I’m a sucker for a good science fiction story. I’ll admit that straight up. The thing that gets me, though, is how many people scoff at this. There are whole industries built around poking fun at nerds and how they always have their heads in the clouds.
This confuses me, because we have whole industries built around the fruits of such labours as only the nerds and the geeks can provide. I am told with a great deal of certainty that prior to the 1960’s, that landing on the moon was synonymous with doing the impossible. There is still a saying, “shoot for the moon”, which reflects that, only now it means more “aim high” than “dream up something you can’t do, so you’ll do something amazing trying”.
And why, really, when I get down to it, do I remain confused? Because of one man. Well, lots of men (and women), but one man in particular: Frank Drake. He took, if you are not familiar with this probablistic equation, all of the variables relevant to working out just how likely there are to be active, communicating civilisations out there within our galaxy, and expressed them in a relatively easy to understand format that is pretty much self-explanatory.
The Drake Equation was born.
Copied directly from Wikipedia (linked above), The Drake equation is:
- N = the number of civilizations in our galaxy with which communication might be possible (i.e. which are on our current past light cone);
- R* = the average number of star formation per year in our galaxy
- fp = the fraction of those stars that have planets
- ne = the average number of planets that can potentially support life per star that has planets
- fl = the fraction of planets that could support life that actually develop life at some point
- fi = the fraction of planets with life that actually go on to develop intelligent life (civilizations)
- fc = the fraction of civilizations that develop a technology that releases detectable signs of their existence into space
- L = the length of time for which such civilizations release detectable signals into space
Now, some of these values are well-known – N, for example, is at least 1 (since, well, here we are!) – but the rest of them required populating with values that, when the equation was written, were theoretical at best, and wild stabs in the dark at worst. Now, though, we know quite a bit more.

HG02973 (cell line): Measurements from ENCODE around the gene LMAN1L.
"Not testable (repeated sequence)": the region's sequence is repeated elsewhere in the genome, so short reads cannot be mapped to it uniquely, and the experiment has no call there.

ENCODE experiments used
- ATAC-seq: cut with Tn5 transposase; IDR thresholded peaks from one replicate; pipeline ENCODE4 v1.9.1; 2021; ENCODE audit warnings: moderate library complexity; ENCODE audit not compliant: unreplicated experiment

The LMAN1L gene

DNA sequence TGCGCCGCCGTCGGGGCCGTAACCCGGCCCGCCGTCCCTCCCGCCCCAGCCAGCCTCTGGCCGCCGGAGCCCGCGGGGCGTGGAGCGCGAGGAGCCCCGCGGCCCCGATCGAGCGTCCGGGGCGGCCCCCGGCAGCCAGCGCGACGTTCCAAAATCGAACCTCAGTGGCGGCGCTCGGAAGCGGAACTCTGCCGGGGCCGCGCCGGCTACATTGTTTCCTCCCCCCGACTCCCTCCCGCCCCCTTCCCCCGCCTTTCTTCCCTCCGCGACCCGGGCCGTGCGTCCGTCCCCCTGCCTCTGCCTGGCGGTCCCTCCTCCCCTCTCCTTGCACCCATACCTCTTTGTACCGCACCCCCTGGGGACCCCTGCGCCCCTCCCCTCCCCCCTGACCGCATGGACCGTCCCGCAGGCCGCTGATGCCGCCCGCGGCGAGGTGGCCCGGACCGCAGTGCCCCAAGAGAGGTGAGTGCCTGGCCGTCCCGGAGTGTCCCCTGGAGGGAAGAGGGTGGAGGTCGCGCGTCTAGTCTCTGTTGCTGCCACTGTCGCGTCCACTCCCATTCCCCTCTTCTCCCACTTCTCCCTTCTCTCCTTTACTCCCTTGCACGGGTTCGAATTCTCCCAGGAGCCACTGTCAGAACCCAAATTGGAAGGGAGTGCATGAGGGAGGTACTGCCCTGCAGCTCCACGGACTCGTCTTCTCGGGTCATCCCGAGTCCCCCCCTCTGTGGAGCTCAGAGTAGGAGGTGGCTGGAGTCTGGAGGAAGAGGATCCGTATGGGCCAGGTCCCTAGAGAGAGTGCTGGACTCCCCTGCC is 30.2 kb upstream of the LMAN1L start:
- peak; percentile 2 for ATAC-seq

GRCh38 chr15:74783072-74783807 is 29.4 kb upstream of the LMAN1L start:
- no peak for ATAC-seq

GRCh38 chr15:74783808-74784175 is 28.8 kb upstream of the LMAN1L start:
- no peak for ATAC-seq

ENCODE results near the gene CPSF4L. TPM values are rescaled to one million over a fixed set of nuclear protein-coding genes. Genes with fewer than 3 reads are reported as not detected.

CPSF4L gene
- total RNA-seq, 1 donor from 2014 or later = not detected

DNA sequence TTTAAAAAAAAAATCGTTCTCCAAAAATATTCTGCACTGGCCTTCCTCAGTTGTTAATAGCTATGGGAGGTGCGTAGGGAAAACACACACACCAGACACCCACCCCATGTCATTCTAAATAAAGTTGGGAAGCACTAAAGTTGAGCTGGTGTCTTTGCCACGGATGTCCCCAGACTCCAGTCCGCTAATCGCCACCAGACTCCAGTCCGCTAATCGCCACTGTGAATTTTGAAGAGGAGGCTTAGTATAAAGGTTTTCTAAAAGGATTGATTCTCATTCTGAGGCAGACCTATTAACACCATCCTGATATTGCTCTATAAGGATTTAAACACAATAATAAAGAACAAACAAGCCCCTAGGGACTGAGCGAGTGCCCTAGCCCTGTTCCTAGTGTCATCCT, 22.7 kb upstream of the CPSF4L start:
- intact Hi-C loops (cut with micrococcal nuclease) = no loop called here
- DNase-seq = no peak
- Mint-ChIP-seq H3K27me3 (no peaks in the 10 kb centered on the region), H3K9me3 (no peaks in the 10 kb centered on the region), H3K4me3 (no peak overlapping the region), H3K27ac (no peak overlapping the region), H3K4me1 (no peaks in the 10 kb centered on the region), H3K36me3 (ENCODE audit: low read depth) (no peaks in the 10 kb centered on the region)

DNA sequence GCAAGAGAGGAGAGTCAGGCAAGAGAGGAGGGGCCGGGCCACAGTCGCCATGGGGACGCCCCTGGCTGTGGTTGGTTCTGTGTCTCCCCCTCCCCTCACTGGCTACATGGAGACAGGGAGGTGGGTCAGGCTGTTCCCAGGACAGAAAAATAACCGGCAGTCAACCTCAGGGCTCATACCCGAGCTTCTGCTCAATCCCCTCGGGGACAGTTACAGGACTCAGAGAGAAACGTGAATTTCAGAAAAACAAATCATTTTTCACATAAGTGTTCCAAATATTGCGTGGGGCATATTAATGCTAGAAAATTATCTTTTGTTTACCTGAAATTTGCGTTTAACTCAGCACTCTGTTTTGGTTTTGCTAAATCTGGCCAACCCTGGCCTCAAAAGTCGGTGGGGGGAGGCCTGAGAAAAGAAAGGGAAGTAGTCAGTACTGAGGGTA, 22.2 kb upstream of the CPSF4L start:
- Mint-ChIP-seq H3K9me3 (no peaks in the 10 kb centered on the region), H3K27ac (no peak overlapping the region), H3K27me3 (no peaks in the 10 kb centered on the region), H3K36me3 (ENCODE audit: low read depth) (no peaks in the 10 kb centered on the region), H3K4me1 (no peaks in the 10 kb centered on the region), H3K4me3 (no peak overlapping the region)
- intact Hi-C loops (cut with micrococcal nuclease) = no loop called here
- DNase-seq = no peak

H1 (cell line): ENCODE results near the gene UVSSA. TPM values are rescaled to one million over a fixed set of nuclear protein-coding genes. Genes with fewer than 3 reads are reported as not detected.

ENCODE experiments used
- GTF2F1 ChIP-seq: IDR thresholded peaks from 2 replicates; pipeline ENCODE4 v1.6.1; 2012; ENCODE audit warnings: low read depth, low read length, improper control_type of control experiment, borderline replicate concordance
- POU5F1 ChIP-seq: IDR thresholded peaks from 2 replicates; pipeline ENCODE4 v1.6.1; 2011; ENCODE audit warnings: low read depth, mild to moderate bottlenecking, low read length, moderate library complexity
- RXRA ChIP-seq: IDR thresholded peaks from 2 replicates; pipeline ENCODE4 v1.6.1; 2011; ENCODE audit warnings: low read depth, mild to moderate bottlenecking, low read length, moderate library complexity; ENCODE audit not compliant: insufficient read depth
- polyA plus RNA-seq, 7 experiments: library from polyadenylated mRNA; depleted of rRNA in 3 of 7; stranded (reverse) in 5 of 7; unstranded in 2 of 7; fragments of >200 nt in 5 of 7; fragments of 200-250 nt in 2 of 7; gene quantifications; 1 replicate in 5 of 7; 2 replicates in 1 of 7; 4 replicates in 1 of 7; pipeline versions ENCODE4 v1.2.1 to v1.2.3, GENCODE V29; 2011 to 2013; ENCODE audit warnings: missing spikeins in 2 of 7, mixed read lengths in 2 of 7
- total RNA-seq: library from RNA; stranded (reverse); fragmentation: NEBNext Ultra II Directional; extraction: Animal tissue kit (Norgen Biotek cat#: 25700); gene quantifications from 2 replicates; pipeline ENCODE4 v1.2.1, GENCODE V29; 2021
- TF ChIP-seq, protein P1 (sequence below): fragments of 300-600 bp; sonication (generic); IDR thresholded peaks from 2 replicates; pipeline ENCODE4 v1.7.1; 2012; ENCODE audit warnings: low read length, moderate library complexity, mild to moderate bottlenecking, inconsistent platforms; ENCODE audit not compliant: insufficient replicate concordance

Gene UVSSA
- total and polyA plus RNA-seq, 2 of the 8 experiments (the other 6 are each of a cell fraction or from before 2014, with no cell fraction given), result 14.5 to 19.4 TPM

For example, extra-solar planets – planets around stars other than the sun – have been discovered to be not only common, but extremely common. It seems likely that every sun will have planets, and that of these, every sun will have a planet of the right composition and roughly the right sort of place that life may arise.
So, where is everyone? With estimates of between 1000 and 100,000,000 civilisations bouncing around our galaxy alone, where is everyone?
Well, good question – and this is where the Drake Equation is a cause for deep introspection, because even at sub-light speeds, one sufficiently advanced race can colonize the galaxy in under a million years.
Reading one book which is a firm favourite of mine, called simply Extraterrestrial Civilizations by Isaac Asimov, an updated look at the equation suggests over half a million technological races exist… but why aren’t they here?
Now, lots of people claim to have been abducted, but I don’t find any of those claims particularly reliable. I find it likely that an intelligent species would take samples, tag, and release back into the wild (after all, that’s exactly what we do), but I’m not sure if such visitors would need to. So maybe what happens is that sufficiently advanced races cease to see physical travel as necessary, and communicate purely in ideas, whilst their corporeal forms essentially stay home?
I hope so, because the alternative that we’re alone in the universe is, quite frankly, impossible, leaving the only alternatives either that intelligent life kills itself (bad news for us) or just isn’t very chatty (in which case, we’ve got a long haul into post-sentience which is epitomised by the hockey-stick of the growing pace of change…)